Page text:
64 Challenges in diagnosing TBM
Lack of clarity in definitions, measurement criteria and terminology Need to establish normal vs. abnormal narrowing of central airways TBM is a spectrum Patients with TBM present with a range of symptoms Coexistence of asthma, COPD among TBM patients Currently no universally agreed upon classification system  Proposed system by Murgu 2007 …. 64 64

65 Severity of airway disease
FEMOS classification Functional status Extent of abnormality Morphology Origin Severity of airway disease Murgu 2007

66 FEMOS classification system
Functional status – modified World Health Organization functional classification Class I (F1) – no limitation Class II (F2) – mild limitation of physical activity Class III (F3) – marked limitation of physical activity Class IV (F4) – unable to perform any physical activity at rest Murgu 2007

67 FEMOS classification system
Extent of abnormality based on location and distribution of the abnormal airway segment viewed on bronchoscopy Normal (E1) – no airway abnormality Focal (E2) – abnormality present in one main or lobar bronchus or one tracheal region (upper, mid or lower) Multifocal (E3) – abnormality present in two contiguous or at least two non-contiguous regions Diffuse (E4) – abnormality present in more than two contiguous regions Murgu 2007

68 FEMOS classification system
Extent of abnormality based on location and distribution of the abnormal airway segment viewed on bronchoscopy Normal (E1) – no airway abnormality Focal (E2) – abnormality present in one main or lobar bronchus or one tracheal region (upper, mid or lower) Multifocal (E3) – abnormality present in two contiguous or at least two non-contiguous regions Diffuse (E4) – abnormality present in more than two contiguous regions Murgu 2007

69 FEMOS classification system
Origin is the etiology of the airway abnormality Idiopathic – no underlying etiology identified Secondary – result of an illness or other pathological process Murgu 2007

70 FEMOS classification system
Severity of airway collapse based on the degree of airway lumen reduction during expiration as observed in bronchoscopy Normal (S1) – no abnormal airway collapse Mild (S2) – 50-75% expiratory airway collapse Moderate (S3) – % expiratory airway collapse Severe (S4) – 100% expiratory airway collapse and airway walls make contact Murgu 2007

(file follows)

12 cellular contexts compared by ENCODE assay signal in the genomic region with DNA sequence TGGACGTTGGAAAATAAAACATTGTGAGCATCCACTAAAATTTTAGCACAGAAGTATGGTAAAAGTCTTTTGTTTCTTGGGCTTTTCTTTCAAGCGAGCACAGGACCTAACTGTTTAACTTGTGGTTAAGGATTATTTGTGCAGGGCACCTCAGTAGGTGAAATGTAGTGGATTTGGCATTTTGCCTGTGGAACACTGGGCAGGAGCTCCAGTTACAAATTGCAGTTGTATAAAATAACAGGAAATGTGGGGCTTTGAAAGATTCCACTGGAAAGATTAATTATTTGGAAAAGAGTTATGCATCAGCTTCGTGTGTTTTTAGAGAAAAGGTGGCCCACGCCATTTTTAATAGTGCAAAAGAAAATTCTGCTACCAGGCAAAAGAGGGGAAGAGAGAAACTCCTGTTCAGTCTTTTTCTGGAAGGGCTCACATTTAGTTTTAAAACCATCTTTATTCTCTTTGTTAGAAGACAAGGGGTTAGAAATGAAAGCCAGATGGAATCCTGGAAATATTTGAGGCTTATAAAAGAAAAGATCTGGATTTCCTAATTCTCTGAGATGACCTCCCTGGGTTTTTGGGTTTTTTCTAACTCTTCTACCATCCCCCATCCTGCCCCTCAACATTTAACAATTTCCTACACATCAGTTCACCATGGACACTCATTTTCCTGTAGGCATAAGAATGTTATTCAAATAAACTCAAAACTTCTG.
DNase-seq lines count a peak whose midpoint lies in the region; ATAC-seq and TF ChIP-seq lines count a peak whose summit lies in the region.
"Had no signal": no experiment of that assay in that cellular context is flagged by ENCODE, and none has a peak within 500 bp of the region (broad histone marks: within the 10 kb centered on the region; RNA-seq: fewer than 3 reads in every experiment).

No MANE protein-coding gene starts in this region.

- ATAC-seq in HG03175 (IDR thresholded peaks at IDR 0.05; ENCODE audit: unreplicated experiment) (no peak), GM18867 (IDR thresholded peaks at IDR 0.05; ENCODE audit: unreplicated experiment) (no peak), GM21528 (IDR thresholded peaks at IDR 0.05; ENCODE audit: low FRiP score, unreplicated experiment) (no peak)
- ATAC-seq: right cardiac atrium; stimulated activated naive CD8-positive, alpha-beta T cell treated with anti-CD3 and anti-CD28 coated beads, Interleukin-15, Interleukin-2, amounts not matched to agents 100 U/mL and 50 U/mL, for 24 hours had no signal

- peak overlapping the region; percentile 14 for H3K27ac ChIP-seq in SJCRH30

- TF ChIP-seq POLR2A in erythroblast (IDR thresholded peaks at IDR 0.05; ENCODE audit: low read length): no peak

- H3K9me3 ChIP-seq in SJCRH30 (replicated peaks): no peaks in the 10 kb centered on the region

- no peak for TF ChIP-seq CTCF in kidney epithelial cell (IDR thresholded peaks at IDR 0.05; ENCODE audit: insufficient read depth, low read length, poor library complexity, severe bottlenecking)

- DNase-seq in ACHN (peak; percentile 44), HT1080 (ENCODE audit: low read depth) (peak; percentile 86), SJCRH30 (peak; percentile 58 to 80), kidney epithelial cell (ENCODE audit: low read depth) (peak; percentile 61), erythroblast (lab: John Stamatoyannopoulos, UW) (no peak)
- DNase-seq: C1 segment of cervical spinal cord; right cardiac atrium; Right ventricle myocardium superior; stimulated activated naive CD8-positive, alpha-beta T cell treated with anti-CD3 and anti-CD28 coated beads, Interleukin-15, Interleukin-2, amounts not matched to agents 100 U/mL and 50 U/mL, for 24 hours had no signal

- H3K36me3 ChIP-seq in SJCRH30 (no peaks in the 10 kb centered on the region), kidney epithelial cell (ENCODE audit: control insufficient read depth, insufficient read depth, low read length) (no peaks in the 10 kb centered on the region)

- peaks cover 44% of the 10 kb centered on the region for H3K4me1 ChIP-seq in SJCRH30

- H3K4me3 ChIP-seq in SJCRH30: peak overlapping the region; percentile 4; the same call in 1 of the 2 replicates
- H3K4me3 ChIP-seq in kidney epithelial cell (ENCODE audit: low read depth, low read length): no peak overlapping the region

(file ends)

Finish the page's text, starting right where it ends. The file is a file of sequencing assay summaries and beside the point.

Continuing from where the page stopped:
71 Suggestions for future TBM studies
Prospective cohort studies ideal to decrease selection bias, but challenging to conduct To decrease bias in case control studies: Careful selection of control group (ideally identical to cases by all characteristics except TBM) Large sample size, test normality assumption To reduce investigator bias, blinding to subjects’ case status and history Automated measurement of tracheal lumen and cross-sectional area with exact values provided Review by at least two radiologists and report kappa statistic of inter-observer agreement

72 Part IV: Treatment (Briefly)
Asymptomatic  No treatment Symptomatic: Supportive care Control bronchospasm Treat primary problem eg obstructive disease Critical condition: Positive-pressure ventilation CPAP increases FVC and reduces airway collapse (Ferguson 1993) Facilitate mobilization of secretions Severe cases may benefit from surgery: Tracheostomy: bypass malacic segment or tube. May be complicated by recurrent tracheobronchitis, stenosis at stoma site Ceramic rings: Longest successful follow-up in 16/16 patients after 6.4 years (Amedee 1992) Stents (silicone > metal): patients reported immediate improvement in symptoms but PFTs declined at mean 15 months follow-up after stenting (Gotway 2002). Center and operator dependent. High complications. More research needed.